The continuing challenge to deliver performance improvements in computer graphic cards has long since progressed to the point of requiring finned, passive, cooling devices to dissipate the heat generated by the graphics processing unit (GPU). The heat flux generated by further improvements now exceeds that dissipation capacity so that passive cooling can no longer provide adequate cooling the GPU. The dissipation rates required by the latest generation of designs can be delivered by forced air cooling of finned heat sinks. The concurrent challenge to the industry is to provide this cooling while minimizing the noise generated by these cooling fans. A significant aspect associate with this problem is missed if one only considers the problem to be a one-dimensional sound level issue. From a consumer’s perspective, the perceived quality of the noise emitted takes precedence over what traditional acoustical analysis techniques of this fan noise may imply. Here, psychoacoustic or sound quality metrics, may be a more applicable analysis tool as it provides the quantification of these qualitative human impressions. The present study investigates the validity of using several psychoacoustic metrics for the analysis of fan cooled computer graphics card noise. Using experimentally measured fan noise from three different cooling fan designs, a sound quality analysis was performed using loudness, sharpness, roughness, fluctuation strength, prominent tone and articulation index. A discussion and comparison of measured results using traditional analysis techniques is also included. It was found that some of the metrics proved more useful than others as an analysis tool for this specific noise source. A discussion of the applicability of the various sound quality metrics along with justifications is presented.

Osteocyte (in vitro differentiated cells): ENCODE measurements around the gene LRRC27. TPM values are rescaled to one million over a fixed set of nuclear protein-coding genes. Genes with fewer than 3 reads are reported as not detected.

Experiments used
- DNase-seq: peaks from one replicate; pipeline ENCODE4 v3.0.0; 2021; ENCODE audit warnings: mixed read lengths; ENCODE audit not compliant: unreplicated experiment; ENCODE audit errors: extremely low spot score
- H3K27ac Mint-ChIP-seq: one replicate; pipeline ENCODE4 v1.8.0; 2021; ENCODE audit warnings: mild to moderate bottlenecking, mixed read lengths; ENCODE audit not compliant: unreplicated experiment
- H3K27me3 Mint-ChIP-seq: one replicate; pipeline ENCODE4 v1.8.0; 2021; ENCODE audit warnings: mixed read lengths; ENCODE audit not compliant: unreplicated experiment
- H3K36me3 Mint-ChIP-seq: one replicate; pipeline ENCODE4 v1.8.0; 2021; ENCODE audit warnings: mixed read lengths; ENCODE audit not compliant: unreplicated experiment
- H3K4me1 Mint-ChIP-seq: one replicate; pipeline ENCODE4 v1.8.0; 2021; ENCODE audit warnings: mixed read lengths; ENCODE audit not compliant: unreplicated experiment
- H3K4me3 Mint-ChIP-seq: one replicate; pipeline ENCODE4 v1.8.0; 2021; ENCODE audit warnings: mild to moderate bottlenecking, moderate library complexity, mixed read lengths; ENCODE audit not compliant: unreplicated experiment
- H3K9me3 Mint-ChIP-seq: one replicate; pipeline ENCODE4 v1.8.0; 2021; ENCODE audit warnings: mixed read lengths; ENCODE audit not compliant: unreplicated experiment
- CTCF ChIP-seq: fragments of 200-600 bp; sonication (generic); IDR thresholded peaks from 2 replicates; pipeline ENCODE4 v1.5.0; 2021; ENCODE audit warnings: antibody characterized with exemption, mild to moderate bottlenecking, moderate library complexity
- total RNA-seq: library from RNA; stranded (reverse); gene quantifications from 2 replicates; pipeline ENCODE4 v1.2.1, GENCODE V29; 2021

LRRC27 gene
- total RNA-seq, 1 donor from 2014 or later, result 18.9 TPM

You do not currently have access to this content.